Downing Street have confirmed it will follow through on plans to introduce vaccine passports for nightclub entry.

The new vaccine passports will be implemented from the end of September.

The proposed vaccine passport had previously been met with criticism from politicians on both sides, as well as leaders in the night-time hospitality industry.

Through this scheme nightclub goers would be required to show proof of their vaccination status in order to enter domestic venues and events.

On Tuesday the Prime Minister’s official spokesman confirmed that the plans remained in place.

“We set out broadly our intention to require our vaccination for nightclubs and some other settings and we’ll be coming forward in the coming weeks with details for that,” he said.

Leader of the Liberal Democrats, Sir Ed Davey said his party would oppose the scheme. Labour also called it “costly, open to fraud and…impractical”.

“As predicted the Government has reheated their Covid ID card scheme,” Mr Davey wrote on Twitter.

“They are divisive, unworkable and expensive and the Liberal Democrats will oppose them.”

It comes as The Guardian reported that new data showed some people would be more reluctant to be vaccinated if such passports were introduced.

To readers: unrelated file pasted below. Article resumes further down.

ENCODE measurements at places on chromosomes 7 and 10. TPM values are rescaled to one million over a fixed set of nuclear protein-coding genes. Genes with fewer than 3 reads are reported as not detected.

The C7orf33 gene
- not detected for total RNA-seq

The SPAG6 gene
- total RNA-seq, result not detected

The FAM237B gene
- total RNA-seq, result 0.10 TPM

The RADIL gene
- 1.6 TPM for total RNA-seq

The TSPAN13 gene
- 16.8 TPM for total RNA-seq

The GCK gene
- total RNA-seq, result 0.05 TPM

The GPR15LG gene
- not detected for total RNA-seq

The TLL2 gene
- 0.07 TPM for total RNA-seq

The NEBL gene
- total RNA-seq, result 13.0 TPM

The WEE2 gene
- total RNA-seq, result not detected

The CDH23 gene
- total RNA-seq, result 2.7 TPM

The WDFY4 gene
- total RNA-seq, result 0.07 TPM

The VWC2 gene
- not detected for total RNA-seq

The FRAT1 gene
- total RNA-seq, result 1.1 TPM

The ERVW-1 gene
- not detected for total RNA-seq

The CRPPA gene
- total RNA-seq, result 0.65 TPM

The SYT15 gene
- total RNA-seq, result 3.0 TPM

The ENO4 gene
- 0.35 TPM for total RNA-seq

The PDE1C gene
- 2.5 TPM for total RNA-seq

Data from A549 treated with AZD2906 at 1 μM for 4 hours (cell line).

Analysis was conducted of 16,527 people, 14,543 of whom had not yet had both vaccine doses.

87.8% said their decision to receive a second dose would not be affected by the introduction of the passport scheme.

Two thirds of the remaining 12.2% suggested they would be less likely to get vaccinated if passports were introduced. The remaining third said they would be more inclined.

The study’s lead author, Dr Alex de Figueiredo from the London School of Hygiene and Tropical Medicine, said these percentages become significant when scaled up to the whole population, according to The Guardian.

Boris Johnson also previously faced a backlash within his own party over the possibility of domestic vaccine passports, with 43 Conservative MPs signing a declaration opposing them.